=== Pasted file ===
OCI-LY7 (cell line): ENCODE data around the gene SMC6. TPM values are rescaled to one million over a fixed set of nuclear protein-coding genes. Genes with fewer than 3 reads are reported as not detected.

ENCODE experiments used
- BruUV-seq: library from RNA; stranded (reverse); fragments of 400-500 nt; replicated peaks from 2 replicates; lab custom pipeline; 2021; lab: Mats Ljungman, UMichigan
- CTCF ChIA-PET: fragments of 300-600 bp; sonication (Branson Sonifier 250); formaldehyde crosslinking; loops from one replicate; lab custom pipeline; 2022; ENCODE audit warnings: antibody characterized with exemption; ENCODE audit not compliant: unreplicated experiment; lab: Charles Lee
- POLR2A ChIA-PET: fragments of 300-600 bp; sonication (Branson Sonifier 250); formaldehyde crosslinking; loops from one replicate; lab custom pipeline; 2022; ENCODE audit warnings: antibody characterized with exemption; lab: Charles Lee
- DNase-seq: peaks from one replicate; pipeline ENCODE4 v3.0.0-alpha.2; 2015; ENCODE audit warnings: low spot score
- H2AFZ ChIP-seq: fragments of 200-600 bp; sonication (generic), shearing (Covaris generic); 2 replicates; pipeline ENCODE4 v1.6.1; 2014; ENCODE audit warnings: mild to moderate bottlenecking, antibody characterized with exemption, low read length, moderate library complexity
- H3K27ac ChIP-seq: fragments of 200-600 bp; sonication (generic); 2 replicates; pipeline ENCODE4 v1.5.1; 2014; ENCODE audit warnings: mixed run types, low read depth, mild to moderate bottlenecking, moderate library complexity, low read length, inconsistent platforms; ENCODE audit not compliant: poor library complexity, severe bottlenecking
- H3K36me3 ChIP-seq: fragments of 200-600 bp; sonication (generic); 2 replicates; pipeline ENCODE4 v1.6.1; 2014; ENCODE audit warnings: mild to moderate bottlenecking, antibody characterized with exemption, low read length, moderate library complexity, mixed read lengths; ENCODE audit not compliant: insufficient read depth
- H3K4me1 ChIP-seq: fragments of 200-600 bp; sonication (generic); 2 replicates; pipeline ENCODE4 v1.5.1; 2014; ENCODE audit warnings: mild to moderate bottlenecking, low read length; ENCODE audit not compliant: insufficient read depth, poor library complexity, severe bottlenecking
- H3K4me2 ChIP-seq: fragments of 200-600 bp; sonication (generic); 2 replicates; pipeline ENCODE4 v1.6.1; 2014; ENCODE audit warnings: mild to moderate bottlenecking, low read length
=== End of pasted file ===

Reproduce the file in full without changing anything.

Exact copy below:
OCI-LY7 (cell line): ENCODE data around the gene SMC6. TPM values are rescaled to one million over a fixed set of nuclear protein-coding genes. Genes with fewer than 3 reads are reported as not detected.

ENCODE experiments used
- BruUV-seq: library from RNA; stranded (reverse); fragments of 400-500 nt; replicated peaks from 2 replicates; lab custom pipeline; 2021; lab: Mats Ljungman, UMichigan
- CTCF ChIA-PET: fragments of 300-600 bp; sonication (Branson Sonifier 250); formaldehyde crosslinking; loops from one replicate; lab custom pipeline; 2022; ENCODE audit warnings: antibody characterized with exemption; ENCODE audit not compliant: unreplicated experiment; lab: Charles Lee
- POLR2A ChIA-PET: fragments of 300-600 bp; sonication (Branson Sonifier 250); formaldehyde crosslinking; loops from one replicate; lab custom pipeline; 2022; ENCODE audit warnings: antibody characterized with exemption; lab: Charles Lee
- DNase-seq: peaks from one replicate; pipeline ENCODE4 v3.0.0-alpha.2; 2015; ENCODE audit warnings: low spot score
- H2AFZ ChIP-seq: fragments of 200-600 bp; sonication (generic), shearing (Covaris generic); 2 replicates; pipeline ENCODE4 v1.6.1; 2014; ENCODE audit warnings: mild to moderate bottlenecking, antibody characterized with exemption, low read length, moderate library complexity
- H3K27ac ChIP-seq: fragments of 200-600 bp; sonication (generic); 2 replicates; pipeline ENCODE4 v1.5.1; 2014; ENCODE audit warnings: mixed run types, low read depth, mild to moderate bottlenecking, moderate library complexity, low read length, inconsistent platforms; ENCODE audit not compliant: poor library complexity, severe bottlenecking
- H3K36me3 ChIP-seq: fragments of 200-600 bp; sonication (generic); 2 replicates; pipeline ENCODE4 v1.6.1; 2014; ENCODE audit warnings: mild to moderate bottlenecking, antibody characterized with exemption, low read length, moderate library complexity, mixed read lengths; ENCODE audit not compliant: insufficient read depth
- H3K4me1 ChIP-seq: fragments of 200-600 bp; sonication (generic); 2 replicates; pipeline ENCODE4 v1.5.1; 2014; ENCODE audit warnings: mild to moderate bottlenecking, low read length; ENCODE audit not compliant: insufficient read depth, poor library complexity, severe bottlenecking
- H3K4me2 ChIP-seq: fragments of 200-600 bp; sonication (generic); 2 replicates; pipeline ENCODE4 v1.6.1; 2014; ENCODE audit warnings: mild to moderate bottlenecking, low read length